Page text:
Such an important message! An example of a mother who did, through a lot of self-reflection and awareness, break the vicious cycle of abuse. The informative general article propagates that, for example, the emotional abuse happening in Paternal Alienation (depriving a child of a parent after the separation of the parents) and other kinds of child abuse, don’t have to repeat. The article believes in the possibility that a parent, even with its frustrating history and circumstances, can control his/her behavior in the interest of the child.
For further information, see https://www.mathias-sager.com/2017/05/31/recognizing-the-parental-alienation-syndrome-pas/
Original article, blog, and community can be found at www.youroutervoice.com
When you are abused as a child you tend to carry some of the hurt and anger with you into adulthood. This is what causes a never-ending cycle of abuse and can be carried out in different ways. You can abuse yourself, friends, a significant other or even your own children. When this happens the abuse attaches to another person which in return is attached to another and so on and and so forth.
While this can most certainly be an unfortunate outcome it does not have to be. You have more control over this than you may think. All it really takes is a lot of self-reflection and self-awareness. If and when you recognize you are reflecting abusive behavior, stop and analyze what you are doing. Promise yourself that you will never do it again, apologize to whom you have abused, and most importantly forgive yourself. The hardest part is getting through your denial as this is so often the first reaction you can have out of defense especially when someone you care about tells you that your are abusive.
According to Childhelp.org during one case study it was found that 80% of 21-year-olds that reported child abuse met the criteria for at least one psychological disorder. This is proof that childhood abuse greatly impacts the chances of developing into a healthy, well-adjusted adult.
If you were sexually, physically or emotionally abused as a child then there is a very high chance that you will repeat the same abusive behavior you experienced towards your own children. This is where the never ending vicious cycle of child abuse carries on and will continue until it is stopped. You can stop the cycle by recognizing what abusive behavior is and to make it a priority to never repeat what was done to you in any way, shape or form. Of course with extreme cases, such as sexual abuse, it would be best to seek professional help.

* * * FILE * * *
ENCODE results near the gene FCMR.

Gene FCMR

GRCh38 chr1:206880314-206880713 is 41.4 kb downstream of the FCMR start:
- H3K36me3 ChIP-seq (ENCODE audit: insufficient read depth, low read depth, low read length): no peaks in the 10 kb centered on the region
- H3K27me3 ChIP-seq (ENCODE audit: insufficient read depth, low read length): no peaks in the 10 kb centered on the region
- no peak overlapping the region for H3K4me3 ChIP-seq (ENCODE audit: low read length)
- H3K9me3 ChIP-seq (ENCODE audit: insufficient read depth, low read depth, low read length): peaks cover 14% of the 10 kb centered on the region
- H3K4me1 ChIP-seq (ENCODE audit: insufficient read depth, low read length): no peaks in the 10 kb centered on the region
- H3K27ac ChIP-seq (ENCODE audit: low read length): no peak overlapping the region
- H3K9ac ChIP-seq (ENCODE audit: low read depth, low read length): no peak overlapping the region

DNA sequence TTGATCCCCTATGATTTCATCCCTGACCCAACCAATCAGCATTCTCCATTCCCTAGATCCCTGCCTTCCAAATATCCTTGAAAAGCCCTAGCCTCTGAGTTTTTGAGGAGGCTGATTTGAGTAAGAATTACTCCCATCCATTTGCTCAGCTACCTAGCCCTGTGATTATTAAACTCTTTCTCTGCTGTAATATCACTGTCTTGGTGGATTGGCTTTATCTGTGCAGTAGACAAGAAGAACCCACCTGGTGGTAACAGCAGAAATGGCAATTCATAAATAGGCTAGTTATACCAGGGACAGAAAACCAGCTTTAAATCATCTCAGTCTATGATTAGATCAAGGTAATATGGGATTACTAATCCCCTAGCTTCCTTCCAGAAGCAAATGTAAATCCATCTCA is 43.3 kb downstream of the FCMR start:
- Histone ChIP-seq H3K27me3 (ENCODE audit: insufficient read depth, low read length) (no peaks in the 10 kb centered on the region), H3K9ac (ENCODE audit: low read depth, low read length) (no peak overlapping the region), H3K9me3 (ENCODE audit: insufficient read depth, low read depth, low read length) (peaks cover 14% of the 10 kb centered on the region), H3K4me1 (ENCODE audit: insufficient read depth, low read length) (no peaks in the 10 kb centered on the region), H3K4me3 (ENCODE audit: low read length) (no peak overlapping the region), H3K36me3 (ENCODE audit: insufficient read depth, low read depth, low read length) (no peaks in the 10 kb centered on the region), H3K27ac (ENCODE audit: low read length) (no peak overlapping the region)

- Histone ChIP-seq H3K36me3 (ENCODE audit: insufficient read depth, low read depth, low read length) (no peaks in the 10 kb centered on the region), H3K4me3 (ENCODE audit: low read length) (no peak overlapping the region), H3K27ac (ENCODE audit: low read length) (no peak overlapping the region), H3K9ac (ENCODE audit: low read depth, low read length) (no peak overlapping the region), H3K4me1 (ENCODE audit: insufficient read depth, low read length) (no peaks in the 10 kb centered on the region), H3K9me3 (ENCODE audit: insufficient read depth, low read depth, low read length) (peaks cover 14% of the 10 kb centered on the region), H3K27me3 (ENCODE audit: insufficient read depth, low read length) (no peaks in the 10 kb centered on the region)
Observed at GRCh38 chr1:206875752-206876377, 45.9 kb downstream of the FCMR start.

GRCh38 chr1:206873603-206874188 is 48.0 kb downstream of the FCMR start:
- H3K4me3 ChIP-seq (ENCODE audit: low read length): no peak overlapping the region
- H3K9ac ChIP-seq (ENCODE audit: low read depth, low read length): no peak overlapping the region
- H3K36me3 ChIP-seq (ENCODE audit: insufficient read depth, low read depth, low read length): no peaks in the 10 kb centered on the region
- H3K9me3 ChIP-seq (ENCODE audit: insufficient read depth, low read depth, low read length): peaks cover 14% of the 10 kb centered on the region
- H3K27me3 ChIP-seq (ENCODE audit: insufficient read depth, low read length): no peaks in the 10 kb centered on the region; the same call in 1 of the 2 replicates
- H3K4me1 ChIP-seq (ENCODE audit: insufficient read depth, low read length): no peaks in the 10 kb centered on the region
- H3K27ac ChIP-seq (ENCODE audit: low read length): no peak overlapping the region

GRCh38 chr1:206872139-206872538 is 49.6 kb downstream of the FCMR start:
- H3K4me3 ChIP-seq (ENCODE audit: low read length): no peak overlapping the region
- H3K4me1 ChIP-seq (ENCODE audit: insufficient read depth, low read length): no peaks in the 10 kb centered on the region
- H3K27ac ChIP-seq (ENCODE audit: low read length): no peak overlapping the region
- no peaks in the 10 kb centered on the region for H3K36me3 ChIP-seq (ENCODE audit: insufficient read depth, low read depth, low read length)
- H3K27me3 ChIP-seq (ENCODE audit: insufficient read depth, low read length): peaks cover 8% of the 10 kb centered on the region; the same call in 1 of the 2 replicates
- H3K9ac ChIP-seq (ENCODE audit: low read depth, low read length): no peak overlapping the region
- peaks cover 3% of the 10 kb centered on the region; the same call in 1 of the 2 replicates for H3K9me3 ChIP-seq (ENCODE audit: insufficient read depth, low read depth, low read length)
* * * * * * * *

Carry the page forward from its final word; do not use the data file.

Coming from my own experience, I would catch myself at times repeating some of the emotional abusive behavior I experienced as a child towards my own children. It scared me when I recognized what I was doing and I immediately stopped the behavior, but most importantly I apologized to my children, hugged them and promised I would never do it again.
If you are concerned that you might be continuing the vicious cycle of abusive onto your children here are some common abusive traits to look for.
- Constantly criticizing your child for little things.
- Physically or verbally threaten your child.
- You threaten the child not to tell anyone.
- People have told you that you get angry when drinking alcohol.
- You destroy your child’s toys in front of them as punishment.
- You have clenched teeth or hands when reprimanding your child.
- Your child cowers or flinches when you make sudden movement towards them.
- Your child rarely seeks your affection or avoids being around you.
- You feel a surge of rage when you witness your child doing something wrong.
- You yell or scream at your child.
- Your first instinct is to hit your child to teach them a lesson.
- You accuse or reprimand your child for things you think they might do.
- You isolate your child from family.
- You withhold affection from your child or are emotionally distant.
- You are easily irritated when hearing your child laugh or speak.
- You don’t allow your child to be who they are and try to mold them into who you want them to be.
- You encourage your child to be aggressive towards other children.
- You encourage, condone or make excuses for your child’s bad behavior or manners.
- You have unhealthy sexual boundaries or thoughts towards your children.
- You expose your child to dangerous environments.
Recognizing abusive behavior is the first step to stopping what you are doing and ending the vicious cycle of child abuse. You have all of the control and strength to do this without question. So, let’s do what we can starting today to raise happy, well adjusted children because they are our future.